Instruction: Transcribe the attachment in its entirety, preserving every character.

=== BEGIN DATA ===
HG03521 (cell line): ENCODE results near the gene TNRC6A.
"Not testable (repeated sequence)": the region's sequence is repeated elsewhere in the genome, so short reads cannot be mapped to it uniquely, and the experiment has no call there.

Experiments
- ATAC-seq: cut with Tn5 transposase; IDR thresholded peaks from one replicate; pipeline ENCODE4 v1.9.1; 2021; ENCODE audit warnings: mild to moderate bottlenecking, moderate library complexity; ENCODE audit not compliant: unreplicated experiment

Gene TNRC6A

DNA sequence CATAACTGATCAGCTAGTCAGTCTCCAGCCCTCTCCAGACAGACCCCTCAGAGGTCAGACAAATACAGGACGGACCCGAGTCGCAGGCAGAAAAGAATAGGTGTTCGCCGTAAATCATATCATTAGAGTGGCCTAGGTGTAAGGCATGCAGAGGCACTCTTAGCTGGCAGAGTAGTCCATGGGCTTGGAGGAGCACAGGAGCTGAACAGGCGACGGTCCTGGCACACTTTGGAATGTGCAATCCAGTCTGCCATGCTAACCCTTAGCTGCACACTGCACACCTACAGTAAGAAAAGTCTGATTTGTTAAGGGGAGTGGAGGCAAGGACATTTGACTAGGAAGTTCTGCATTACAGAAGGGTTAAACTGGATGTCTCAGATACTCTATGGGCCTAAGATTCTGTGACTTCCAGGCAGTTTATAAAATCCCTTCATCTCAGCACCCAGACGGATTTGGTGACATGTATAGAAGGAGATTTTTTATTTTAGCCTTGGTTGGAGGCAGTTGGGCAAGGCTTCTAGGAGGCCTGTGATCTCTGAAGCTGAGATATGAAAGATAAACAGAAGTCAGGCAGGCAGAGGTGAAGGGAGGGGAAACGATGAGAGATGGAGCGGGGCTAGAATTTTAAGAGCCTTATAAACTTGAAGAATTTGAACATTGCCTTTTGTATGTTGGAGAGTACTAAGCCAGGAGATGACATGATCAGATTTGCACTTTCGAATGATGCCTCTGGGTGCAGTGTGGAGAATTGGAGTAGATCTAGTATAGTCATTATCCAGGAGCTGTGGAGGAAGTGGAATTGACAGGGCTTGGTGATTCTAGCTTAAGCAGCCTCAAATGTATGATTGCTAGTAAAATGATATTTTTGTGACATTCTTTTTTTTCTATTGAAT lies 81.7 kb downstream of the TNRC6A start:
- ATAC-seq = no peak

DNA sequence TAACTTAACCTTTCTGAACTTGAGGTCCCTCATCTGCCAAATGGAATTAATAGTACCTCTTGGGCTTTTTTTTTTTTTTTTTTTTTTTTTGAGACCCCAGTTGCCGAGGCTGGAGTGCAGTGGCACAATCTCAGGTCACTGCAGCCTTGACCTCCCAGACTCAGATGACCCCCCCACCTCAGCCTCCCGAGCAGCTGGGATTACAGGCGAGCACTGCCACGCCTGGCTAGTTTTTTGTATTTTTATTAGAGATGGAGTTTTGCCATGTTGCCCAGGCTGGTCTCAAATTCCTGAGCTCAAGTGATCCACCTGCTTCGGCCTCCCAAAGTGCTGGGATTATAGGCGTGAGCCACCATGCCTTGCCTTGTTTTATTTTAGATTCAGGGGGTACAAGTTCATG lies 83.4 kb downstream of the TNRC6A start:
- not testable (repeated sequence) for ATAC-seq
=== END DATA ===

HG03521 (cell line): ENCODE results near the gene TNRC6A.
"Not testable (repeated sequence)": the region's sequence is repeated elsewhere in the genome, so short reads cannot be mapped to it uniquely, and the experiment has no call there.

Experiments
- ATAC-seq: cut with Tn5 transposase; IDR thresholded peaks from one replicate; pipeline ENCODE4 v1.9.1; 2021; ENCODE audit warnings: mild to moderate bottlenecking, moderate library complexity; ENCODE audit not compliant: unreplicated experiment

Gene TNRC6A

DNA sequence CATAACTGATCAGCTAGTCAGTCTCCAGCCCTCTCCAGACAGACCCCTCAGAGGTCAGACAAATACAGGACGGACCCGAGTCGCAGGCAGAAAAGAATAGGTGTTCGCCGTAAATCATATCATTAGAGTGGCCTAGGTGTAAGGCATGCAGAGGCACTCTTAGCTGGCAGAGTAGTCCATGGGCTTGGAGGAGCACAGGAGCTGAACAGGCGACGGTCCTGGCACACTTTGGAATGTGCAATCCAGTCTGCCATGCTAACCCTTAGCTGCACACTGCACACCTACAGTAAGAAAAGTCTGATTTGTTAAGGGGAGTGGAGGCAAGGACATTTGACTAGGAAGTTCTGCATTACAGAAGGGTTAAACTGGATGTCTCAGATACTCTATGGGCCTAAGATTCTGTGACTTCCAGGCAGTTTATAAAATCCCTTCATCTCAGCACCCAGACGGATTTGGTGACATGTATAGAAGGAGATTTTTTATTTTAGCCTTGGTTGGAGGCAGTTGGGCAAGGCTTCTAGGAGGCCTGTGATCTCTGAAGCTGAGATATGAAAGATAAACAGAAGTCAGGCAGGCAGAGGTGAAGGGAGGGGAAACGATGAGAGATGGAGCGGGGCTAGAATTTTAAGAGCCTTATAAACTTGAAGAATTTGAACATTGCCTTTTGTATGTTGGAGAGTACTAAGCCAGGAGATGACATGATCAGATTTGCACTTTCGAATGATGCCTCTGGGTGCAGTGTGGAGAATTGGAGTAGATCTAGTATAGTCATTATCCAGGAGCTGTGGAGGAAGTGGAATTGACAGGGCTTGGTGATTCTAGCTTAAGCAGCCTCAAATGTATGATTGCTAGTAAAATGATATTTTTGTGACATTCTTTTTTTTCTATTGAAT lies 81.7 kb downstream of the TNRC6A start:
- ATAC-seq = no peak

DNA sequence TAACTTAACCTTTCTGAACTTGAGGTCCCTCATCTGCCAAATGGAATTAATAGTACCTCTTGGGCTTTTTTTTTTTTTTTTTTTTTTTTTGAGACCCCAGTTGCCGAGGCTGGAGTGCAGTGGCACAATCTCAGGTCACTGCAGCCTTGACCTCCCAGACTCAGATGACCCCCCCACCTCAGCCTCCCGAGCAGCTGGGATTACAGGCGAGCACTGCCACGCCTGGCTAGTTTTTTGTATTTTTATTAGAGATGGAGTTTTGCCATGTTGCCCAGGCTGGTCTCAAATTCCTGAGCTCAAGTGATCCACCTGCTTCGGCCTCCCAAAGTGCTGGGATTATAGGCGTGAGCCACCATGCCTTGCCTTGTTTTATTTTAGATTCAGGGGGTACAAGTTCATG lies 83.4 kb downstream of the TNRC6A start:
- not testable (repeated sequence) for ATAC-seq